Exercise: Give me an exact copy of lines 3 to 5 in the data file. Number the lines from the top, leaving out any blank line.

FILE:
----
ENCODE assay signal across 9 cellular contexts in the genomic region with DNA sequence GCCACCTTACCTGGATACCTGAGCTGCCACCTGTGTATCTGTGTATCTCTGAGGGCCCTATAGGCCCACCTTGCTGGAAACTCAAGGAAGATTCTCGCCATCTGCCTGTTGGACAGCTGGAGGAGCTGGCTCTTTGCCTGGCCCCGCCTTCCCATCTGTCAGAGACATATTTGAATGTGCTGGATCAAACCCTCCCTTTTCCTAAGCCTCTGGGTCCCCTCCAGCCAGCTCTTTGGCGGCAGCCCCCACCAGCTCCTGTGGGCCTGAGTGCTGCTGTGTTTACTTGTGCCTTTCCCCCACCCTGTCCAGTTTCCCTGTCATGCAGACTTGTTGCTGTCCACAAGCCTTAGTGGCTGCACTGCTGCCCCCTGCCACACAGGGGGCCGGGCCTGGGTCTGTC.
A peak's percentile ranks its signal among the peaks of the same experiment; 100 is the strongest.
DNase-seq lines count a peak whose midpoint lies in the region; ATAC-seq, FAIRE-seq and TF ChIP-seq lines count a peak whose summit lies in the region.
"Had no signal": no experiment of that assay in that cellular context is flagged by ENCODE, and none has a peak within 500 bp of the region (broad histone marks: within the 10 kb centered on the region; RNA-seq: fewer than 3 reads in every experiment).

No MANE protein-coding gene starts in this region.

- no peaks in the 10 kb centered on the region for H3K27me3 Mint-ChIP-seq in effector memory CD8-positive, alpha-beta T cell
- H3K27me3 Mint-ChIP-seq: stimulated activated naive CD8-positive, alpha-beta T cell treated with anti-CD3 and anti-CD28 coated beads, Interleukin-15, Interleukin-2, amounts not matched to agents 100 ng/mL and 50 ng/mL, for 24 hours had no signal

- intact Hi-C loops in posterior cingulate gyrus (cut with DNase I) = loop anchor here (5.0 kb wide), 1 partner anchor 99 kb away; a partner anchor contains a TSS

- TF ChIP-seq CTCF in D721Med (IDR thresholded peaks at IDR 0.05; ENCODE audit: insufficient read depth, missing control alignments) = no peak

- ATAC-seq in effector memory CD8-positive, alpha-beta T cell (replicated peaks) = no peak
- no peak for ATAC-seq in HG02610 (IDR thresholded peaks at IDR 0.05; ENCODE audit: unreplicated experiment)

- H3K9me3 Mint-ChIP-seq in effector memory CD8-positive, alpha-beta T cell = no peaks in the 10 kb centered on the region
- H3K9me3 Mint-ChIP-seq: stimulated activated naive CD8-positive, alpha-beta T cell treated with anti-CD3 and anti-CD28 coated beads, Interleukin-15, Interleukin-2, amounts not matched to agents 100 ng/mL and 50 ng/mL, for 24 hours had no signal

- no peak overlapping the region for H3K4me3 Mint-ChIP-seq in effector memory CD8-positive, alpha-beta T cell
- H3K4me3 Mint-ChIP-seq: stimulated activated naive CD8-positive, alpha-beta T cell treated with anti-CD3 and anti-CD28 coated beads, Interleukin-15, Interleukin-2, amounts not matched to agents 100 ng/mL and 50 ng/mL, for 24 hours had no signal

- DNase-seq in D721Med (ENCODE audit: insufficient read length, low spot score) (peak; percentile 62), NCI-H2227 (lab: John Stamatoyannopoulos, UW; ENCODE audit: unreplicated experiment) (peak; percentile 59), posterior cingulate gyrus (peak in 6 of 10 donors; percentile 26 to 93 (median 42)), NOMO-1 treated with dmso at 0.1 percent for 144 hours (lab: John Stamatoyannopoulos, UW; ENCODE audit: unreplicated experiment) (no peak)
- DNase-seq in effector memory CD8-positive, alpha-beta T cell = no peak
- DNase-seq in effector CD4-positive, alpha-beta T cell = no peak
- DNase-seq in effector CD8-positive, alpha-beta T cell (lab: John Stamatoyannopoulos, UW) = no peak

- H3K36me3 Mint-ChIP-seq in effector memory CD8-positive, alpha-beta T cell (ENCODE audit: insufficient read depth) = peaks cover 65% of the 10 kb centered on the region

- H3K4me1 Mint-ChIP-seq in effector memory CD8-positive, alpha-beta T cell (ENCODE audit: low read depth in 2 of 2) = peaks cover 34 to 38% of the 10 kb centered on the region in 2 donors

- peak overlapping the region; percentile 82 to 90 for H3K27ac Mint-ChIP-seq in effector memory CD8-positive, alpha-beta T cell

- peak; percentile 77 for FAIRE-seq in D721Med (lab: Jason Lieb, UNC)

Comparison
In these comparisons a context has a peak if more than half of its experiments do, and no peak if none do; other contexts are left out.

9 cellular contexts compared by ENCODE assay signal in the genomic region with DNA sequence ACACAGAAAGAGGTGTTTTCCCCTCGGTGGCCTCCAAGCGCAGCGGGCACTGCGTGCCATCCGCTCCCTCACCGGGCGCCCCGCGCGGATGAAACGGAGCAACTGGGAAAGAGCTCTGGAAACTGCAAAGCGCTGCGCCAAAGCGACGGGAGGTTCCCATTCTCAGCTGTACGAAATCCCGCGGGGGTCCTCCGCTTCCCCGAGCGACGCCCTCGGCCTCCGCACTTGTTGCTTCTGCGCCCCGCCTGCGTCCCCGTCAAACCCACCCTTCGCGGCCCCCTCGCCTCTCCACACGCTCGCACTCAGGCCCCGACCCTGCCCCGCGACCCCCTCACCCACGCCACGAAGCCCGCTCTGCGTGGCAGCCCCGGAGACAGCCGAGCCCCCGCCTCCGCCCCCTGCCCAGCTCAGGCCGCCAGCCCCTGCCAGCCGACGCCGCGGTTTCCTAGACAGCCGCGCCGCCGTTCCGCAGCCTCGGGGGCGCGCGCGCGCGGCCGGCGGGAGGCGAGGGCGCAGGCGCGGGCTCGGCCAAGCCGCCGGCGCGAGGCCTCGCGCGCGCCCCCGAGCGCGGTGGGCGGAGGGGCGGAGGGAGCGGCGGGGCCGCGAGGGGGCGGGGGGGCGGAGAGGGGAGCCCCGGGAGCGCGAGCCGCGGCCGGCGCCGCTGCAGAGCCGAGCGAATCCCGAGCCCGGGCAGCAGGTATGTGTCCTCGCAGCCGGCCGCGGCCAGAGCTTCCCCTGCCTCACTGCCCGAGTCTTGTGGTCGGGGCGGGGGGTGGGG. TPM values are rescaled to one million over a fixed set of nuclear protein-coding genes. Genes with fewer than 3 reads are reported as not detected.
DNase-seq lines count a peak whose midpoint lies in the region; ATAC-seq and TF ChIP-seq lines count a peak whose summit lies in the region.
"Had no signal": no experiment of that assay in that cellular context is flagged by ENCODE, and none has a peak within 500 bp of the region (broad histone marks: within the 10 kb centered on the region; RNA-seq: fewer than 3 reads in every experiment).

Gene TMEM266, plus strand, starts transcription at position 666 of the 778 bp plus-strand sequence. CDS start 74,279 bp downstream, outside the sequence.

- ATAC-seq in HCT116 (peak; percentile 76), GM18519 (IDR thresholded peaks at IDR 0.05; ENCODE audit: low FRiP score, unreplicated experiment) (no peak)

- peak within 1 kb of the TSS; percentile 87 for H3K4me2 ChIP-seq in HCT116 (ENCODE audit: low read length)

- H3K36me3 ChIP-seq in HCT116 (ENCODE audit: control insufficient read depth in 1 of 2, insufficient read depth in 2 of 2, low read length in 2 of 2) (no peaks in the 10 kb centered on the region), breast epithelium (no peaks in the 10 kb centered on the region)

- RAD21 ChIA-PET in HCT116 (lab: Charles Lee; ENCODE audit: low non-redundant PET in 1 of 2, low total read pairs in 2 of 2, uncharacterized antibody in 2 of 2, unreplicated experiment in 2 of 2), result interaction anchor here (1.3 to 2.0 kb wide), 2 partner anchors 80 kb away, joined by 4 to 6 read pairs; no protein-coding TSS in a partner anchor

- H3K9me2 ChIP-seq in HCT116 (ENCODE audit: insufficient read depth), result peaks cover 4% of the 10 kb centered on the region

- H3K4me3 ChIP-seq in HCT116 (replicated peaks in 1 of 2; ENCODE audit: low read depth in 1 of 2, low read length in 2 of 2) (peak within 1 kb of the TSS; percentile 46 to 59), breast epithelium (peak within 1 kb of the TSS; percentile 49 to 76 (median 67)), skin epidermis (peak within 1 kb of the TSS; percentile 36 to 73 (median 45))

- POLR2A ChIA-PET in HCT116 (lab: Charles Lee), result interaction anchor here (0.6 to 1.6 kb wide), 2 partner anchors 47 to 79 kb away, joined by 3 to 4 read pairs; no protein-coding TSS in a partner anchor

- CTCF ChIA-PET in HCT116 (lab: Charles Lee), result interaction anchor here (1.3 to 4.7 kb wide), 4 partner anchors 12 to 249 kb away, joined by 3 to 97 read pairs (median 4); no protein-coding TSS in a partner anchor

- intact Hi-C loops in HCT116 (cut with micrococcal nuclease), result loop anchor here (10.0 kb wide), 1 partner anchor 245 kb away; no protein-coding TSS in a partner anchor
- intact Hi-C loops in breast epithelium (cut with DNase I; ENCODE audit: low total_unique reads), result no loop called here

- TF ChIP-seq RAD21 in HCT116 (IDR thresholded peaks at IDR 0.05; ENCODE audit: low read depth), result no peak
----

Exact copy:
DNase-seq lines count a peak whose midpoint lies in the region; ATAC-seq, FAIRE-seq and TF ChIP-seq lines count a peak whose summit lies in the region.
"Had no signal": no experiment of that assay in that cellular context is flagged by ENCODE, and none has a peak within 500 bp of the region (broad histone marks: within the 10 kb centered on the region; RNA-seq: fewer than 3 reads in every experiment).

No MANE protein-coding gene starts in this region.